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Friday Five Favourite: TV Shows I’ll Lose Sleep For

My Friday Five Favourite Things WM

Sleep has been a quite the commodity for me since last December…when my baby girl was born! For the past nine months I have let many things go in my life to make time for sleep whenever I can get it. Nonetheless, there are times when I will forgo an early bedtime and force my eye lids open so I can watch tv and feel somewhat normal (sometimes). And at least I’ll have something to say when I occasionally get together with friends other than recounting baby girl’s nap times, feeding times, amount of solids consumed, whether or not she’s constipated etc.

Here’s my top 5 shows that I’ll force myself awake to watch. (Yes, I realize that some of these start at 9 pm and only last an hour…but any nursing mommy with a baby that wakes multiple times during the night will tell you that 9 pm feels like 1 am to normal people.)

1.  Game of Thrones – violence, betrayal, sex, power, scheming…the perfect way to escape the daily routine.

 

 

 

 

 

 

 

 

2. Ray Donovan – a man who fixes everything yet his family is in shambles. Does the law not exist for Ray Donovan? Nope. And it’s so fun to watch.

from tvrage.com

 

 

 

 

 

 

 

3. Outlander – I love that these books were finally brought to the screen! I will be reviewing the show soon and I will add another review of the series since I recently finished Drums of Autumn. It’s a must watch if you’re a fan of the books.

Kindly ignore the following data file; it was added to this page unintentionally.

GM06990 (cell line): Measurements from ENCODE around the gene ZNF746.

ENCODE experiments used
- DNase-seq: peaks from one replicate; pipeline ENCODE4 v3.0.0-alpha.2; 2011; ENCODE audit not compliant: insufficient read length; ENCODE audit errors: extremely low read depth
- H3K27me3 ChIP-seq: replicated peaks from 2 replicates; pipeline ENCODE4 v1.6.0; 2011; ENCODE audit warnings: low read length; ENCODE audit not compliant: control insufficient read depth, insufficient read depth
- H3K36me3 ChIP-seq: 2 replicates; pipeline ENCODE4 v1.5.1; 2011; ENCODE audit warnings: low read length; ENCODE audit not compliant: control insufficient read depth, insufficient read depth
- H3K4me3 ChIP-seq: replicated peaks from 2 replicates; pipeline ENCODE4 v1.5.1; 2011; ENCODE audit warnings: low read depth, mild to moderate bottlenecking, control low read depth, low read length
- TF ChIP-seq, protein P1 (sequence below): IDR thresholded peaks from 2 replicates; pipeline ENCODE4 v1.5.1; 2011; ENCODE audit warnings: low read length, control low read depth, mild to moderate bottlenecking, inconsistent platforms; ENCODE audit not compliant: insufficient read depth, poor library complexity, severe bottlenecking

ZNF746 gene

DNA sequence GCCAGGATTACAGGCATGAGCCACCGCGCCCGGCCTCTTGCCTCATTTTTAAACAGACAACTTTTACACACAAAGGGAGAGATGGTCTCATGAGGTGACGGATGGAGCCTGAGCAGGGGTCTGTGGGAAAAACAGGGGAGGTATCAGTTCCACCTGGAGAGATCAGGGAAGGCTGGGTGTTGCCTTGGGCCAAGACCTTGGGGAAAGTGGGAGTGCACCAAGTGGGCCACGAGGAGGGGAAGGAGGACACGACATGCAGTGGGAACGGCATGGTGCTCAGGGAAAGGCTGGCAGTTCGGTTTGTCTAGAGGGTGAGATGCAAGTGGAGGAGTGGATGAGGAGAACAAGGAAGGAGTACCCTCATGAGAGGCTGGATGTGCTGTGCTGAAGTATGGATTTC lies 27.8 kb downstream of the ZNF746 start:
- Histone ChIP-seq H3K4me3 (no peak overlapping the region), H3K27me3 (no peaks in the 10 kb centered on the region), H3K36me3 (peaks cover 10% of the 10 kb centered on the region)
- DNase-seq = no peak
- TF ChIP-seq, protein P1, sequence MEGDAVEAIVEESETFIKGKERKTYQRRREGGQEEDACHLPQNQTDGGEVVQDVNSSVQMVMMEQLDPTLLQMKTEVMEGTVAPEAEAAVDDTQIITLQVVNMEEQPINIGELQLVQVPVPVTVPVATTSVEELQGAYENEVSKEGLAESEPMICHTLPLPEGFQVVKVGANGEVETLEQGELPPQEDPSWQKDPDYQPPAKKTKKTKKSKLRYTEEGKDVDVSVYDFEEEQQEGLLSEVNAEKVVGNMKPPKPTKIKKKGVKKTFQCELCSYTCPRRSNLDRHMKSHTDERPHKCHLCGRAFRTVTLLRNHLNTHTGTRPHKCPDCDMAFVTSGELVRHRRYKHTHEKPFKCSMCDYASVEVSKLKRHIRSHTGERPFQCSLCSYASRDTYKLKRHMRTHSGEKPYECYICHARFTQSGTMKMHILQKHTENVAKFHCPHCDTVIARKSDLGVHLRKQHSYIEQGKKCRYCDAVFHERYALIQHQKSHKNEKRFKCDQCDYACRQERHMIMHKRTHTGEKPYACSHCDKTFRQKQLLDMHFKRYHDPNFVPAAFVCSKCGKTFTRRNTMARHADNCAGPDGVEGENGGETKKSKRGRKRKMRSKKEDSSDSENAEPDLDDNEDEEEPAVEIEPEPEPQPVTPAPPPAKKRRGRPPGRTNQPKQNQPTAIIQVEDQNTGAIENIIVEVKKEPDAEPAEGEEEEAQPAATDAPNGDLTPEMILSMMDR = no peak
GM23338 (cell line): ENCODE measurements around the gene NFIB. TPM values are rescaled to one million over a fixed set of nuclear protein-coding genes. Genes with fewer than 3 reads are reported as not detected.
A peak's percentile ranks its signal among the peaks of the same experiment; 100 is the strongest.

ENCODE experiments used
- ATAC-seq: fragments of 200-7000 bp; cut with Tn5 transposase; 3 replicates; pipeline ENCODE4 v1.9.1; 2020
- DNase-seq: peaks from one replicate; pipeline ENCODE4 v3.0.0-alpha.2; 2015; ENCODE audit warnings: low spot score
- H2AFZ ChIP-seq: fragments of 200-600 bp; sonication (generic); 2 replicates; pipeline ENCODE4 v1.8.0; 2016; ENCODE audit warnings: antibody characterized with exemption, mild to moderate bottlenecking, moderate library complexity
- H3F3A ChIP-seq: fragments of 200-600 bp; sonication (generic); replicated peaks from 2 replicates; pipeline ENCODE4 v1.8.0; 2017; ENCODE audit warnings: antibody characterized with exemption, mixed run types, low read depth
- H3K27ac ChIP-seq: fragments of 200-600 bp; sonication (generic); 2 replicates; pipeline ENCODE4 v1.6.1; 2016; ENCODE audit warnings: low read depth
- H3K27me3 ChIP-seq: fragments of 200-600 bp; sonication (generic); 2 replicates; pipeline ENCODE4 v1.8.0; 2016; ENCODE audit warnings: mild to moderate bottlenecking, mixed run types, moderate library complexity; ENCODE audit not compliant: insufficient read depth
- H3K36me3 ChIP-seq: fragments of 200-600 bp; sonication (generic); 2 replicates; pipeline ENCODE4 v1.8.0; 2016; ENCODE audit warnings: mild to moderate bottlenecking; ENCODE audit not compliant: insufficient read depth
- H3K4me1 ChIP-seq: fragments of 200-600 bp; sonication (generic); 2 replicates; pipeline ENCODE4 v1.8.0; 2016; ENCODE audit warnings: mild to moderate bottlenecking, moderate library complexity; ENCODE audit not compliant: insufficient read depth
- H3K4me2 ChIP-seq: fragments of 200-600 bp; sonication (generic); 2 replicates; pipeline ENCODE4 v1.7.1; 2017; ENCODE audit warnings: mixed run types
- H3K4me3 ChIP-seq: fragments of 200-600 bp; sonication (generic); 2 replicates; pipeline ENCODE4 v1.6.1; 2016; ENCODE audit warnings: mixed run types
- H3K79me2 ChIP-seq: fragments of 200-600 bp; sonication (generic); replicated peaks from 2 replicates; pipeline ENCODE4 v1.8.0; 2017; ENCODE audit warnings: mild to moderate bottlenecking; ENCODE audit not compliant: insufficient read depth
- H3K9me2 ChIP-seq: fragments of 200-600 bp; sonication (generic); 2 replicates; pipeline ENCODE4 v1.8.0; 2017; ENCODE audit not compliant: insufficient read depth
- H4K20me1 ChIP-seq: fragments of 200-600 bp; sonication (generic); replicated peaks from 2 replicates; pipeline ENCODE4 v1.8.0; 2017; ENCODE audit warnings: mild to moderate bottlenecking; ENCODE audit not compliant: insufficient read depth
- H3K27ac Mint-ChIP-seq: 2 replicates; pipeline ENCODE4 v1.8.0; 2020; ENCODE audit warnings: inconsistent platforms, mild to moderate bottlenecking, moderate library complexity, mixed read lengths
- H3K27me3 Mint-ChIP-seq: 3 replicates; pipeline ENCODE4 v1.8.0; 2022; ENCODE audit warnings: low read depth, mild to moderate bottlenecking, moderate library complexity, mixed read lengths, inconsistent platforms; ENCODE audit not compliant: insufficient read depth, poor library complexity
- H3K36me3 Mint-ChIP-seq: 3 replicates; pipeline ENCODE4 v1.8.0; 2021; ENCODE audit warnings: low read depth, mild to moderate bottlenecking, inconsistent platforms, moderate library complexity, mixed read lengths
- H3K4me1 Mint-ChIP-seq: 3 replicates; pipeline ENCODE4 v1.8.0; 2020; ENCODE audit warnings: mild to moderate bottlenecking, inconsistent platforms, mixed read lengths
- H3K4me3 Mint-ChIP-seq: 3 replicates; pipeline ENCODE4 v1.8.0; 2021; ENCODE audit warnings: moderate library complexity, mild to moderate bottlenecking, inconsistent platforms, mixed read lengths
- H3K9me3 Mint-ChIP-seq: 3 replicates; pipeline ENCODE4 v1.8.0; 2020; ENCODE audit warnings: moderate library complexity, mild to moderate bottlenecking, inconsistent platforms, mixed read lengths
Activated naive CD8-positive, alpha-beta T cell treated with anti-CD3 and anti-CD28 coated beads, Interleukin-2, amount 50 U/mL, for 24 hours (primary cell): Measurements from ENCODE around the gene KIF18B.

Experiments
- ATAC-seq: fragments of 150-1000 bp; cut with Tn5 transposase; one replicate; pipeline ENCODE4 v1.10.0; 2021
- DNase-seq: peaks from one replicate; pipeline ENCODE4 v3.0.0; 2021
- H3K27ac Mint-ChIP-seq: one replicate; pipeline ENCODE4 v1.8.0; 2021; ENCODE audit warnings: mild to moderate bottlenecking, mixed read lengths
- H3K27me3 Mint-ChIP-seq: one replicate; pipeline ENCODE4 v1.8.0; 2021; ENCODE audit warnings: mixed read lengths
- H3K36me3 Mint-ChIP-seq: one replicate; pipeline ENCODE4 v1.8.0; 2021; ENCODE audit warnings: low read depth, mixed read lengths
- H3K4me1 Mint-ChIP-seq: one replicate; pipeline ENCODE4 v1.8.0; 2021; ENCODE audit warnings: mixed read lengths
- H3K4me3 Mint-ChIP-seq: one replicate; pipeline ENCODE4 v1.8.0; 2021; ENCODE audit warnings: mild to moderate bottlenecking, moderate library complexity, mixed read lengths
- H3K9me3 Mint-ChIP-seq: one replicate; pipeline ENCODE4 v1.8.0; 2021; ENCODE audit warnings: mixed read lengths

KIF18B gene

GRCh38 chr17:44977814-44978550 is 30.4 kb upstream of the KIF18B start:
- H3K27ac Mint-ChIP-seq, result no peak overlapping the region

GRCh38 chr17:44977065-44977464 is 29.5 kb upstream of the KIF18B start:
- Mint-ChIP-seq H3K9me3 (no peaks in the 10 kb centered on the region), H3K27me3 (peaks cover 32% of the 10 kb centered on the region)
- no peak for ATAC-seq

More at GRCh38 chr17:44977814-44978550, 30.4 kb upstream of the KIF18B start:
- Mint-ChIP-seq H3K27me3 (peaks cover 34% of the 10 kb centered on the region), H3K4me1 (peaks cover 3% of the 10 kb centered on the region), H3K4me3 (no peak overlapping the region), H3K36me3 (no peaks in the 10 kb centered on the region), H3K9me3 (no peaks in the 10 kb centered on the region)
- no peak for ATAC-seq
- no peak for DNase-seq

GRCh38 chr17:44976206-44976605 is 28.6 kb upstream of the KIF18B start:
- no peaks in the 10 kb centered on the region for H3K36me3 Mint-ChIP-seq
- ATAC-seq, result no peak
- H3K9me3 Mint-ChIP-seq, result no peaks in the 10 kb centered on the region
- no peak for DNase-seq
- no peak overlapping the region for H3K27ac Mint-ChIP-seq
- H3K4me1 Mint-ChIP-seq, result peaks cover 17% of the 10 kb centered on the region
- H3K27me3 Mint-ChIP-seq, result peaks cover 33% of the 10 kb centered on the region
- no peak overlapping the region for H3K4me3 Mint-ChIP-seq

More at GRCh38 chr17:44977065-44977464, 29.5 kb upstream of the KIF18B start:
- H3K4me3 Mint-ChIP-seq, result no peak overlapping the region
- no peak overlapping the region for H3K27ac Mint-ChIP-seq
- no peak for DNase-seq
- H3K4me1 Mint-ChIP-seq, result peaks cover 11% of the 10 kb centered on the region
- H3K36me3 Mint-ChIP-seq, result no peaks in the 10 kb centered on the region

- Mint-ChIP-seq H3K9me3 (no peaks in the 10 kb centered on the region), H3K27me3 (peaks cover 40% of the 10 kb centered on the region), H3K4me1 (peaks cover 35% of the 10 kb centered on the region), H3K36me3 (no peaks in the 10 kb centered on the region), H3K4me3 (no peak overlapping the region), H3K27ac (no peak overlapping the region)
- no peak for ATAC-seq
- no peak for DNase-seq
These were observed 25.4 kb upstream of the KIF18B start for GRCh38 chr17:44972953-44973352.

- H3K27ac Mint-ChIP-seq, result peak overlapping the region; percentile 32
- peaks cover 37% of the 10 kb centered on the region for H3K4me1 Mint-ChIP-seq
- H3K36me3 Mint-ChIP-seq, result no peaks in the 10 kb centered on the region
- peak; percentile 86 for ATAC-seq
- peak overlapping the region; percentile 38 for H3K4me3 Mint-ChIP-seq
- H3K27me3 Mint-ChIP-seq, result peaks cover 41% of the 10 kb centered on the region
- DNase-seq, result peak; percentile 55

from entertainmentdemocracy.com

 

 

 

 

 

 

 

 

 

 

4. The Voice – I’ve written about why I love this show in the past. I fall for the banter of the judges as they fight each other for the members of their team. I am enamored of the rivalry between Adam and Blake – oh those two! Mostly, I love the positive vibe of the show.

from blogsexpression.blogspot.com

 

 

 

 

 

 

5. Modern Family – funny, funny, funny! Oh, and the Colombian characters and references to the country and culture really help too.

 

 

 

 

 

A little laughter, a little drama, a little reality – it all keeps me entertained when I am drained from mommyhood. Do you watch any of these? What are your thoughts? What are your television guilty pleasures?

Have a great weekend!

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Bookish Thursdays: Reading With Your Child

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My son has been looking at books since he was four months old (read more about that here). My daughter is now doing the same. It is the most special time of the day to have my baby on my lap as we read the alphabet, count to ten, or flip through a cute and cuddly touch and feel board book. Or to laugh out loud at the antics of Captain Underpants as my son now proudly takes on some of the reading himself.

It is the book-lover in me and the English teacher in me that drove me to instil a love and respect for books in my son and I hope to continue that with my daughter.

There is something about reading that teaches us to slow down, to appreciate the written word and to use our imaginations in ways that modern society does not challenge us to do in our every day lives.

The importance of reading to children and babies is firmly supported by a plethora of journals, researchers, parenting websites etc etc etc.

I do not pretend to be well versed in this research – but, I do know that as a mother of two my heart is warmed by my son’s excitement when we discuss our favourite parts of a book and  my 7 month old’s little fingers grasping at her book when I say “turn the page”.